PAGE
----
In addition to Philadelphia, three other cities won the competition: Spokane, WA; Ramsey County, MN; and Nashville, TN. These cities will each get a Department of Transportation-hosted design session that combines the voices of elected officials, urban planners, designers, and members of the affected communities. Philadelphia’s session will focus particularly on issues related to the Vine Street Expressway. Read more »
L: Courtesy of Philadelphia Police Department | R: Courtesy of Dave Connor
A Philly cop has been arrested following a bizarre May incident in which he allegedly robbed a man he had hired to do work on his Levittown home.
Michael Winkler, 36-years-old, is a 16-year veteran of the Philadelphia Police Department assigned to the 15th District.
Multiple men, including a contractor Winkler had allegedly hired, said Winkler “lured” them to his Bucks County property on May 5th, promising them “money and pizzas.” According to police, Winkler drove to Levittown while on duty in a city vehicle.
Winkler then demanded one of the men to hand over all his money, police said, and took $38. Read more »
Pro-abortion rights protesters rally outside the Supreme Court in Washington, Wednesday, March 2, 2016.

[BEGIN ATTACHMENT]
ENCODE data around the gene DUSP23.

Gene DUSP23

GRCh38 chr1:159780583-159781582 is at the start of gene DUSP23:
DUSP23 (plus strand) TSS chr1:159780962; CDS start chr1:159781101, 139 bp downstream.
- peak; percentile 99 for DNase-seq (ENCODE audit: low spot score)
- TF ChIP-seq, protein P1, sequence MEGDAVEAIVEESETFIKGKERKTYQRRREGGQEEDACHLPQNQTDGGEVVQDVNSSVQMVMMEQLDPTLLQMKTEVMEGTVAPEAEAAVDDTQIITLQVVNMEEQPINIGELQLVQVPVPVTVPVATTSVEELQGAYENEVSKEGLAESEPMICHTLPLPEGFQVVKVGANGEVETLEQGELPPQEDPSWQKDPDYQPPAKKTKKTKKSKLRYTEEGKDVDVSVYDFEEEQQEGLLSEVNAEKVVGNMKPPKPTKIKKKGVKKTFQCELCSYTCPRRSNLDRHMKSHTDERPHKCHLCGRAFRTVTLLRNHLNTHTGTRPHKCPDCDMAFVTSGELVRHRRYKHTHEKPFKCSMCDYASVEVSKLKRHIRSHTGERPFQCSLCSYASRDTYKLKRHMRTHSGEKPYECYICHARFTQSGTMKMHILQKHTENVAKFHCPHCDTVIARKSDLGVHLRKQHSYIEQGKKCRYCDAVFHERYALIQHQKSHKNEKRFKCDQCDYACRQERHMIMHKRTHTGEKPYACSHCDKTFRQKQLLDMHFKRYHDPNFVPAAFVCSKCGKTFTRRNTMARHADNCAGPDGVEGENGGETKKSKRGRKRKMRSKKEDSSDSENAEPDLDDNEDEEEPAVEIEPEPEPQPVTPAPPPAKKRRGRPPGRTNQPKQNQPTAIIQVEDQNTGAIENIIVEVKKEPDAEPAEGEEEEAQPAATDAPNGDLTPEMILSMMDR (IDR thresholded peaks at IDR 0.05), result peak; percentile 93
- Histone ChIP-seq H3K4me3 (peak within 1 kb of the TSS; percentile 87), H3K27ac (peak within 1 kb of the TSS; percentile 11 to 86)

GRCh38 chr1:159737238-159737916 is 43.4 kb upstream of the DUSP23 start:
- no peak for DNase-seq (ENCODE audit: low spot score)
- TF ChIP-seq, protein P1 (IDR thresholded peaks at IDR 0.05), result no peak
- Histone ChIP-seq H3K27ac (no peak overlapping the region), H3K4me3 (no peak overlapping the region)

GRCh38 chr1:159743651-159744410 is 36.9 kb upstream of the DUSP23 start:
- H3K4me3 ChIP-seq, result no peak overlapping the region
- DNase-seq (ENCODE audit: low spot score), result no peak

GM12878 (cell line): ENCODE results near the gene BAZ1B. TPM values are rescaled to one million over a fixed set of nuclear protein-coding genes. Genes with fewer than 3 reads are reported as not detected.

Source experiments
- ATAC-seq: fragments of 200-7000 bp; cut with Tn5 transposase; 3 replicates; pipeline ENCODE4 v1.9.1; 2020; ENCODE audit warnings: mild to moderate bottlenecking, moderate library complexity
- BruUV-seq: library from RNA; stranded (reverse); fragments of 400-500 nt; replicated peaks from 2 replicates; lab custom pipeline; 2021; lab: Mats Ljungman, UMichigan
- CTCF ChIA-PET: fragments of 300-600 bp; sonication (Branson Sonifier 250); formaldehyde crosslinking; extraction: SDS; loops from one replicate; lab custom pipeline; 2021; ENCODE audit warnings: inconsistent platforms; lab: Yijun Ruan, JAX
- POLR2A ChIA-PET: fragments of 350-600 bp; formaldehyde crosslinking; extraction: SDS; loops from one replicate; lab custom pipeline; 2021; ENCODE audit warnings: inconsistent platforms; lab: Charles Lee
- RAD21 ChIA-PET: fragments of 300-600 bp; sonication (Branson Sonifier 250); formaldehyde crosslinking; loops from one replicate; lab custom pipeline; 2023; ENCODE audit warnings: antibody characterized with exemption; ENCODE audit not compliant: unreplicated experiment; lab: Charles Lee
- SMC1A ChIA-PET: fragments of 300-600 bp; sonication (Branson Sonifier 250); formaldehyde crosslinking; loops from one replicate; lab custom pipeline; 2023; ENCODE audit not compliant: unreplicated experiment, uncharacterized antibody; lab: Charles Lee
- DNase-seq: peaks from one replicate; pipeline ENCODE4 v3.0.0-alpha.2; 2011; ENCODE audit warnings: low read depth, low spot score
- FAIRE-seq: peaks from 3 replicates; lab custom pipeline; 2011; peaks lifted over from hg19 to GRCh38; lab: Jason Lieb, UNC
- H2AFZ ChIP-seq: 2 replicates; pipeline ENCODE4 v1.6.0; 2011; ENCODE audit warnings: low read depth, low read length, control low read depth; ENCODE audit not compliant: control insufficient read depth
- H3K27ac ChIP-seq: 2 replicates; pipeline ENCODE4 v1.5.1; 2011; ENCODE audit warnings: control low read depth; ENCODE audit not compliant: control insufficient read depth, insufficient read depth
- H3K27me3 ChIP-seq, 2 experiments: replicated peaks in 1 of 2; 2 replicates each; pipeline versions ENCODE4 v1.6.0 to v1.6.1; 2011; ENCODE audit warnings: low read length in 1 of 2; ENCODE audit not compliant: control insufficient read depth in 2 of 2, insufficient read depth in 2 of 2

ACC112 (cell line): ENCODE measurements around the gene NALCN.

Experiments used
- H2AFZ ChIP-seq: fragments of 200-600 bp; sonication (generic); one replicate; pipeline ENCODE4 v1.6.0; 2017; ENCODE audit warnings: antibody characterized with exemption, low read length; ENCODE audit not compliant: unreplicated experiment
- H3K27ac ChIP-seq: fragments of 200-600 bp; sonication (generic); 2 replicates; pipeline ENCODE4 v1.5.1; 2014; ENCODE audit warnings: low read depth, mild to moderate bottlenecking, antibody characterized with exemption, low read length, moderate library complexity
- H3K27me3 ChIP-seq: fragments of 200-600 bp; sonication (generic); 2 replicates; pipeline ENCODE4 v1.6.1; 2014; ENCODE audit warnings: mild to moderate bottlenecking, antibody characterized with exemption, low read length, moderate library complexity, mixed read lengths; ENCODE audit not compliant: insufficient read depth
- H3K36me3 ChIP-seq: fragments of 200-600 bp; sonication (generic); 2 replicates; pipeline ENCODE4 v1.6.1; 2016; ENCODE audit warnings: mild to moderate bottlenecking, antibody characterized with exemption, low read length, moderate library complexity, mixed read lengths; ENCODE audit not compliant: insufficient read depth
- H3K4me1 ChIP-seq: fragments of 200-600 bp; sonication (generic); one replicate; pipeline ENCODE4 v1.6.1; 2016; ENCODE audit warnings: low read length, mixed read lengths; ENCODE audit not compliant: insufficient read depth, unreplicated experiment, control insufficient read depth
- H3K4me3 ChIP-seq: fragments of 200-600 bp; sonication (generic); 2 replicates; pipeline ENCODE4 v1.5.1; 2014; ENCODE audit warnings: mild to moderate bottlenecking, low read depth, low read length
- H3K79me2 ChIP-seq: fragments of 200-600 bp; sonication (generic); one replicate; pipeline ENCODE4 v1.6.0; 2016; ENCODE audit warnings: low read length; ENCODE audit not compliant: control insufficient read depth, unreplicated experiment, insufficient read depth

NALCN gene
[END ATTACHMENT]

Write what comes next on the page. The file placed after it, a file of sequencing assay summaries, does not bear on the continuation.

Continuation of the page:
A ruling by the Supreme Court today overturning parts of an abortion regulation law in Texas has ties to Pennsylvania.
The Supreme Court specifically cited the case of Philadelphia’s Kermit Gosnell in its ruling today on Whole Women’s Health v. Hellerstedt. “Gosnell’s behavior was terribly wrong,” the court wrote in its majority opinion. “But there is no reason to believe that an extra layer of regulation would have affected that behavior.”
Justice Stephen Breyer wrote the majority opinion, joined by Anthony Kennedy, Ruth Bader Ginsburg, Sonia Sotomayor and Elena Kagan. Chief Justice John Roberts and Justices Clarence Thomas and Samuel Alito dissented.
“The Court has affirmed what we already knew: strategically over-regulating healthcare facilities that provide abortion care so that they are forced to close does nothing to protect women’s health, despite the disingenuous claims of anti-abortion lawmakers, in Texas and here in Pennsylvania,” said Sue Frietsche, senior staff attorney at the Philadelphia-based Women’s Law Project (which had its amici brief cited in Ginsburg’s concurrence). “These mean-spirited, misguided attacks on women’s health are plainly unconstitutional and they need to stop.”